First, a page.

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Newbie question (sorry)

 
 
bornfree
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      11-21-2007, 09:25 PM
These are my questions -
re: overclocking your CPU

Why would overclocking cause your system to crash or bluescreen?

Is it possible for an experienced over clocker over clock a system and
be pretty much certain it will be stable?
 
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~misfit~
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      11-21-2007, 11:29 PM
Somewhere on teh interweb bornfree typed:
> These are my questions -
> re: overclocking your CPU
>
> Why would overclocking cause your system to crash or bluescreen?


Because your CPU is not stable and is producing errors.

> Is it possible for an experienced over clocker over clock a system and
> be pretty much certain it will be stable?


Hell yes! Who in their right mind would run an unstable system?

My E4500 (2.2GHz nominal) is running at 3.3GHz rock-solid. I wouldn't have
it any other way.

There are utilities that you can run (Memtest, Prime95, Orthos, TAT....)
that push your system to it's limits. If it can run all of those at least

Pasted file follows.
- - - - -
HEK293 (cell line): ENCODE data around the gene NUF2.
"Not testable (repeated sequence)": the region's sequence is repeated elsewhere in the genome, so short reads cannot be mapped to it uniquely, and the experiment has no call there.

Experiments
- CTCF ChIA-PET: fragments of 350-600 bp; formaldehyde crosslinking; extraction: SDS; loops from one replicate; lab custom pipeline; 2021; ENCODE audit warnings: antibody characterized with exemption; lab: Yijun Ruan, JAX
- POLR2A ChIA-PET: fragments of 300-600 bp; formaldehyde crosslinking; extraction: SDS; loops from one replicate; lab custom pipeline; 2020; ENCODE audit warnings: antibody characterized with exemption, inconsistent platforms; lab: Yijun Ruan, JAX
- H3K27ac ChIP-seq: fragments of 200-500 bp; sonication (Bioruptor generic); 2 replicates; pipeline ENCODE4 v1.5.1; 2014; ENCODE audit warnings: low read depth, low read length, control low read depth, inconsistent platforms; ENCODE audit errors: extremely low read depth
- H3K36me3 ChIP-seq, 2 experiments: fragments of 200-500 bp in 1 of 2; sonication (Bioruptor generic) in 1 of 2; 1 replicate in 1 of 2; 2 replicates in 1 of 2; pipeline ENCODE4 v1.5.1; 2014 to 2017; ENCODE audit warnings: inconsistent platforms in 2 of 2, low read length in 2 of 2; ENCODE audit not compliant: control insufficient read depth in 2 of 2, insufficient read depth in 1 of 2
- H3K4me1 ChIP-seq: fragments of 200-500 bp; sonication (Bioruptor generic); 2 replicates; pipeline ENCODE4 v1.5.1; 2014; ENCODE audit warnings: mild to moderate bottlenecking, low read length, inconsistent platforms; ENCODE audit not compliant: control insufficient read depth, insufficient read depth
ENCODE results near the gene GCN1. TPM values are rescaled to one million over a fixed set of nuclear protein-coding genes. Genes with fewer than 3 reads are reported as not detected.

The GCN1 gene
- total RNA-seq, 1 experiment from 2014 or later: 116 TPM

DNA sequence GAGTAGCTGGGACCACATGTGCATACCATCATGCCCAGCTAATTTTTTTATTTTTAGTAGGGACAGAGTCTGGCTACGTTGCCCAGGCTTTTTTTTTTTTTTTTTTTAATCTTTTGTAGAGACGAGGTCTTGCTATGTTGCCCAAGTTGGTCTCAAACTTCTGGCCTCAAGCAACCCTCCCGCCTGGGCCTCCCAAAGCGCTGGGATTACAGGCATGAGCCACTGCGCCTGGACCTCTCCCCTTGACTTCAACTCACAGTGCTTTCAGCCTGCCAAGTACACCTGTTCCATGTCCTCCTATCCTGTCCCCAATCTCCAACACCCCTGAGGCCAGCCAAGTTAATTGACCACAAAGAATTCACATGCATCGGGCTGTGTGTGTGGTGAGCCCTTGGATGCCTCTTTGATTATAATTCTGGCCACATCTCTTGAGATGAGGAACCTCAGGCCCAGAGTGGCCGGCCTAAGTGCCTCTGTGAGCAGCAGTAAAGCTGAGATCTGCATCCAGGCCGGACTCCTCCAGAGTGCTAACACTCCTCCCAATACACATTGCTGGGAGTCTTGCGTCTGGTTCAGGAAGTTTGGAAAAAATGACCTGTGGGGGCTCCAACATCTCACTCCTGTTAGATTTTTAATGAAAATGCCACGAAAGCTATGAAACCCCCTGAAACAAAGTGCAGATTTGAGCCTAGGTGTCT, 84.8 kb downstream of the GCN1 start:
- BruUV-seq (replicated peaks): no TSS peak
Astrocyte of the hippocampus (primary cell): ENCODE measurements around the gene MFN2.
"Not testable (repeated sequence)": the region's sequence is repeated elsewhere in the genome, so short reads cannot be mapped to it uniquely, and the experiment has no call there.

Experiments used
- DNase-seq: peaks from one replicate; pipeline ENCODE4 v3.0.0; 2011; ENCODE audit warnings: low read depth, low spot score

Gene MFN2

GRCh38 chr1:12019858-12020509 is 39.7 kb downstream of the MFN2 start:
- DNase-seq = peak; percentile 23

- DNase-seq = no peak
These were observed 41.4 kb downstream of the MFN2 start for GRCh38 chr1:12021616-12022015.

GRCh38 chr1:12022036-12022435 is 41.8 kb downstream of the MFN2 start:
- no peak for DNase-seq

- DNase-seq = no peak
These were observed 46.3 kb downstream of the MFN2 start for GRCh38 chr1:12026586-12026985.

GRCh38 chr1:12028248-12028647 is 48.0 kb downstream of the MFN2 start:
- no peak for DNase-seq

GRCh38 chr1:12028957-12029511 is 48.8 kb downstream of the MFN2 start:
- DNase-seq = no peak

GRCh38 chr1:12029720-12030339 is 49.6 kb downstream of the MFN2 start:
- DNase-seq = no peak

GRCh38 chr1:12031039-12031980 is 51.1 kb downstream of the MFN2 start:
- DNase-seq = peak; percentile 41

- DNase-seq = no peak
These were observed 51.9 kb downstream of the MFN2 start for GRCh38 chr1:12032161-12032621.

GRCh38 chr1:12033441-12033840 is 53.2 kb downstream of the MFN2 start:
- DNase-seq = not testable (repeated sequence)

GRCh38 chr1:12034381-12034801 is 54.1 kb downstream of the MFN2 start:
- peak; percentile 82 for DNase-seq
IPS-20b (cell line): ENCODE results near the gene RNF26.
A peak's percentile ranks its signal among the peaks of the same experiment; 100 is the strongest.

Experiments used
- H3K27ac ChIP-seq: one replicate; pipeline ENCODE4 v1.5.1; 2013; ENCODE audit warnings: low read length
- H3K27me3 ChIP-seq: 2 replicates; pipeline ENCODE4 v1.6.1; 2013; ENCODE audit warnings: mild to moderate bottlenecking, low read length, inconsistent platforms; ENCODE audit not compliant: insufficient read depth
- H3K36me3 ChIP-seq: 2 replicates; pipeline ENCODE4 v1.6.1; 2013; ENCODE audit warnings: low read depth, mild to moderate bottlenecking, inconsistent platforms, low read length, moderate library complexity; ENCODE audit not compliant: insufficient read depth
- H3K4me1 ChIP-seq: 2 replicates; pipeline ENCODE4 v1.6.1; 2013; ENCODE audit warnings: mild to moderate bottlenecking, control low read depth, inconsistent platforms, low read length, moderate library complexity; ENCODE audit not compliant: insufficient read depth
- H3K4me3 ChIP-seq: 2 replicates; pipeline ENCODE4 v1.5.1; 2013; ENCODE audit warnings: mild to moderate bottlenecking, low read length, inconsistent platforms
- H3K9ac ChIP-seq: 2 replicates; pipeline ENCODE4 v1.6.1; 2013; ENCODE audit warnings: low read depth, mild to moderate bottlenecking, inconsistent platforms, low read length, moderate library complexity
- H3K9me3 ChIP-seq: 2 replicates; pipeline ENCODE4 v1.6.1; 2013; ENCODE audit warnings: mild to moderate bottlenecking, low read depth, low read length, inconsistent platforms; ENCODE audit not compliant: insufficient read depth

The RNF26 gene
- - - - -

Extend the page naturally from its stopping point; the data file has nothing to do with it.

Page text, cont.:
overnight then you can be pretty confident that it's stable.
--
TTFN,

Shaun.


 
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Ed Medlin
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      11-22-2007, 01:06 PM

"bornfree" <(E-Mail Removed)> wrote in message
news:(E-Mail Removed)...
> These are my questions -
> re: overclocking your CPU
>
> Why would overclocking cause your system to crash or bluescreen?
>
> Is it possible for an experienced over clocker over clock a system and
> be pretty much certain it will be stable?


Of course, that is why we do it. No overclock is good unless it is at least
as stable as a stock system as far as I am concerned. We actually
'overbuild' our systems to the point that they should be just as stable, if
not more so, than a stock system with all OEM parts. We cool better, we also
test the hell out of stability before we consider our system "done". There
are many reasons that an overclocked system would crash. Needing a bit more
Vcore voltage is one of them. Raising Vcore will raise temps so then you
need to make sure your cooling system is up to par. I have two overclocked
systems here that are both rock solid with no issues at all. Laptops are the
only thing around here that run at stock speeds..........:-)


Ed


 
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bornfree
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      11-22-2007, 07:29 PM
On 22 Nov, 13:06, "Ed Medlin" <(E-Mail Removed)> wrote:
> "bornfree" <(E-Mail Removed)> wrote in message
>
> news:(E-Mail Removed)...
>
> > These are my questions -
> > re: overclocking your CPU

>
> > Why would overclocking cause your system to crash or bluescreen?

>
> > Is it possible for an experienced over clocker over clock a system and
> > be pretty much certain it will be stable?

>
> Of course, that is why we do it.


Sorry I meant

Is it possible for an experienced over clocker over clock a system and